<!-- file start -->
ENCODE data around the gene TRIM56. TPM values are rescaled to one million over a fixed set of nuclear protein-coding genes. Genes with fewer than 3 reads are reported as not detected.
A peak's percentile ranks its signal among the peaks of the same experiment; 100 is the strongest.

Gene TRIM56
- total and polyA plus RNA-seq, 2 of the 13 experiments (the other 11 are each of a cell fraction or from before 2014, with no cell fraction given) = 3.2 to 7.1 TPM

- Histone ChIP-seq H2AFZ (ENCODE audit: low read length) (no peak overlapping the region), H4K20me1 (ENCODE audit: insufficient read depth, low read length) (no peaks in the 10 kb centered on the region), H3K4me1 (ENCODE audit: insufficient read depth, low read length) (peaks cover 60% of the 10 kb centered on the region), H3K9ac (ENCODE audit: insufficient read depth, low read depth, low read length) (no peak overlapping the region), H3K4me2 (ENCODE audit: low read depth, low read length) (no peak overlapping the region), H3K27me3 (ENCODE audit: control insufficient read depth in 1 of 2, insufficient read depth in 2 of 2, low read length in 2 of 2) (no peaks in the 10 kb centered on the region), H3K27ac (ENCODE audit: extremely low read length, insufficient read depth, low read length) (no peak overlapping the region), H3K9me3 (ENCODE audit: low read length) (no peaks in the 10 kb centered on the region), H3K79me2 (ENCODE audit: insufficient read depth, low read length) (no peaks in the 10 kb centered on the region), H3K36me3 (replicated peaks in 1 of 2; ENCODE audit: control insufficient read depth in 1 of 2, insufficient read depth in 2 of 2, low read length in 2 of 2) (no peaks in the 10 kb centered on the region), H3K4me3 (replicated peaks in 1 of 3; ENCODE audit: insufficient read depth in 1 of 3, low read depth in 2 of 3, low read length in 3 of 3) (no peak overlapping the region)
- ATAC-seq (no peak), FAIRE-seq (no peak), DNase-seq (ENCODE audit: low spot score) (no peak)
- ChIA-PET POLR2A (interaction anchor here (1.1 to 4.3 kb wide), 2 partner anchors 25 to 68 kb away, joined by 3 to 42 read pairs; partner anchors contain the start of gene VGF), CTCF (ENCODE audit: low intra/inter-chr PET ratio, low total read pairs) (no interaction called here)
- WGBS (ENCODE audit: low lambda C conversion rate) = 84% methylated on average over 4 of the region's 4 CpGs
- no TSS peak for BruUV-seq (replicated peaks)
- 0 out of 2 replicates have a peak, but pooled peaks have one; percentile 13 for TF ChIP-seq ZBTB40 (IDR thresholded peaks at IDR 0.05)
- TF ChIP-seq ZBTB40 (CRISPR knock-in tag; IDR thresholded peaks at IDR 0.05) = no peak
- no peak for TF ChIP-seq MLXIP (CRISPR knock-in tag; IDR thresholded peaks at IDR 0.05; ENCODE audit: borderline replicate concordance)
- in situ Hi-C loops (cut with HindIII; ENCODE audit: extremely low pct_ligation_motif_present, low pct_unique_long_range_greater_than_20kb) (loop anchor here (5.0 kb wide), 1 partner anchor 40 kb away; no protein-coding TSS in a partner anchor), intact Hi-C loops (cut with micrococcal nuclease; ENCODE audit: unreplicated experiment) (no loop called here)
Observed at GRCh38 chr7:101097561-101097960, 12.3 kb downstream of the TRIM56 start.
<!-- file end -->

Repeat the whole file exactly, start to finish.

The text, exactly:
ENCODE data around the gene TRIM56. TPM values are rescaled to one million over a fixed set of nuclear protein-coding genes. Genes with fewer than 3 reads are reported as not detected.
A peak's percentile ranks its signal among the peaks of the same experiment; 100 is the strongest.

Gene TRIM56
- total and polyA plus RNA-seq, 2 of the 13 experiments (the other 11 are each of a cell fraction or from before 2014, with no cell fraction given) = 3.2 to 7.1 TPM

- Histone ChIP-seq H2AFZ (ENCODE audit: low read length) (no peak overlapping the region), H4K20me1 (ENCODE audit: insufficient read depth, low read length) (no peaks in the 10 kb centered on the region), H3K4me1 (ENCODE audit: insufficient read depth, low read length) (peaks cover 60% of the 10 kb centered on the region), H3K9ac (ENCODE audit: insufficient read depth, low read depth, low read length) (no peak overlapping the region), H3K4me2 (ENCODE audit: low read depth, low read length) (no peak overlapping the region), H3K27me3 (ENCODE audit: control insufficient read depth in 1 of 2, insufficient read depth in 2 of 2, low read length in 2 of 2) (no peaks in the 10 kb centered on the region), H3K27ac (ENCODE audit: extremely low read length, insufficient read depth, low read length) (no peak overlapping the region), H3K9me3 (ENCODE audit: low read length) (no peaks in the 10 kb centered on the region), H3K79me2 (ENCODE audit: insufficient read depth, low read length) (no peaks in the 10 kb centered on the region), H3K36me3 (replicated peaks in 1 of 2; ENCODE audit: control insufficient read depth in 1 of 2, insufficient read depth in 2 of 2, low read length in 2 of 2) (no peaks in the 10 kb centered on the region), H3K4me3 (replicated peaks in 1 of 3; ENCODE audit: insufficient read depth in 1 of 3, low read depth in 2 of 3, low read length in 3 of 3) (no peak overlapping the region)
- ATAC-seq (no peak), FAIRE-seq (no peak), DNase-seq (ENCODE audit: low spot score) (no peak)
- ChIA-PET POLR2A (interaction anchor here (1.1 to 4.3 kb wide), 2 partner anchors 25 to 68 kb away, joined by 3 to 42 read pairs; partner anchors contain the start of gene VGF), CTCF (ENCODE audit: low intra/inter-chr PET ratio, low total read pairs) (no interaction called here)
- WGBS (ENCODE audit: low lambda C conversion rate) = 84% methylated on average over 4 of the region's 4 CpGs
- no TSS peak for BruUV-seq (replicated peaks)
- 0 out of 2 replicates have a peak, but pooled peaks have one; percentile 13 for TF ChIP-seq ZBTB40 (IDR thresholded peaks at IDR 0.05)
- TF ChIP-seq ZBTB40 (CRISPR knock-in tag; IDR thresholded peaks at IDR 0.05) = no peak
- no peak for TF ChIP-seq MLXIP (CRISPR knock-in tag; IDR thresholded peaks at IDR 0.05; ENCODE audit: borderline replicate concordance)
- in situ Hi-C loops (cut with HindIII; ENCODE audit: extremely low pct_ligation_motif_present, low pct_unique_long_range_greater_than_20kb) (loop anchor here (5.0 kb wide), 1 partner anchor 40 kb away; no protein-coding TSS in a partner anchor), intact Hi-C loops (cut with micrococcal nuclease; ENCODE audit: unreplicated experiment) (no loop called here)
Observed at GRCh38 chr7:101097561-101097960, 12.3 kb downstream of the TRIM56 start.